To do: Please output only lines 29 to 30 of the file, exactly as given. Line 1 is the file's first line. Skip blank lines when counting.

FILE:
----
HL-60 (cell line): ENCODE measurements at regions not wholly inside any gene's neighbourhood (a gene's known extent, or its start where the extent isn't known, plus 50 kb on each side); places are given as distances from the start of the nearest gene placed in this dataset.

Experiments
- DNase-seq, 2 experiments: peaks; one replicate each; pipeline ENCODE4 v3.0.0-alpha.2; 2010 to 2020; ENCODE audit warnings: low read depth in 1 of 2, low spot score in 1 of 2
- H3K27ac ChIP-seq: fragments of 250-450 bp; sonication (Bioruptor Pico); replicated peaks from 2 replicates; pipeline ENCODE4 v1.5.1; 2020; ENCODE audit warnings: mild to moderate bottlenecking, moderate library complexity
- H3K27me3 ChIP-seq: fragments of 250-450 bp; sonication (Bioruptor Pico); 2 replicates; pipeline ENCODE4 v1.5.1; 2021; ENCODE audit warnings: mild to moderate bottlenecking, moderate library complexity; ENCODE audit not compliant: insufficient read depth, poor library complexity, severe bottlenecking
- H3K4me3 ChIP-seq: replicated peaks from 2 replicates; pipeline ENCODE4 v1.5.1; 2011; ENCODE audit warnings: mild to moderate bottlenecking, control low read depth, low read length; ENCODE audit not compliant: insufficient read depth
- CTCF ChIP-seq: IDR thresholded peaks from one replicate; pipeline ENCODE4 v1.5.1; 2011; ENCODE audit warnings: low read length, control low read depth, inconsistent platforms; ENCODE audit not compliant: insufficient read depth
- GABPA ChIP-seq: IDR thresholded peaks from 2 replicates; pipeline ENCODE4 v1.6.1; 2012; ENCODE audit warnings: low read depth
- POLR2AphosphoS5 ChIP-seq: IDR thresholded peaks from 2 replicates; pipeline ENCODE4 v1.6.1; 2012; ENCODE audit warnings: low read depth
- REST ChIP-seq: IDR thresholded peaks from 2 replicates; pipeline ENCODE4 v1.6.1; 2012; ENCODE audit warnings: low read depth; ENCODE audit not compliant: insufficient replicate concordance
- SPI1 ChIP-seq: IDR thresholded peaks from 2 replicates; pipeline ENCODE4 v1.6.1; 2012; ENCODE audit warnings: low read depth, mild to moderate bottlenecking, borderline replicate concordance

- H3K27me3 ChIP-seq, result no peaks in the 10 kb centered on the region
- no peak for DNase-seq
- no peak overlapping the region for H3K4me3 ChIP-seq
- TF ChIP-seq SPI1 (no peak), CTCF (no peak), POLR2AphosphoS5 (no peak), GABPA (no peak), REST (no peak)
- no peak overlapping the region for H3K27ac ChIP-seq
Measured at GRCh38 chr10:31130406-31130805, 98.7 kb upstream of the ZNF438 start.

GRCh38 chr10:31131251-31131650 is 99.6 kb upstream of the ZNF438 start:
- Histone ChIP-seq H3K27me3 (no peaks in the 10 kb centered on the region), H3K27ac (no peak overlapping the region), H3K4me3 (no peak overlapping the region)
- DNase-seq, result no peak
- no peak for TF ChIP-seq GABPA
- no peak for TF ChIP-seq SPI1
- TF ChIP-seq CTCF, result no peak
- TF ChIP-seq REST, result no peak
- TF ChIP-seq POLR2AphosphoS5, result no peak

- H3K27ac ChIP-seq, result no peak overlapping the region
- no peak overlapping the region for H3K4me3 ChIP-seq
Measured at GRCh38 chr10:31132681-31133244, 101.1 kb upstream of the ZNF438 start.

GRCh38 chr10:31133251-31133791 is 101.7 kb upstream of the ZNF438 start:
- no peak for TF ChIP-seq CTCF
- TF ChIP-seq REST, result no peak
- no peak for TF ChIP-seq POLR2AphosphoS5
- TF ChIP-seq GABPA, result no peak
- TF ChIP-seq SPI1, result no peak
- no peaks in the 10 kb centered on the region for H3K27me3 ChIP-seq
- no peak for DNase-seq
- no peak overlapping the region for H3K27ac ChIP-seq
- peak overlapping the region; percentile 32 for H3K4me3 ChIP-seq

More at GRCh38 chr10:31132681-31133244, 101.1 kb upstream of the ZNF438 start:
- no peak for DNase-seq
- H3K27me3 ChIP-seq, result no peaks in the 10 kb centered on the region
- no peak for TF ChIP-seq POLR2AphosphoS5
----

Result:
GRCh38 chr10:31133251-31133791 is 101.7 kb upstream of the ZNF438 start:
- no peak for TF ChIP-seq CTCF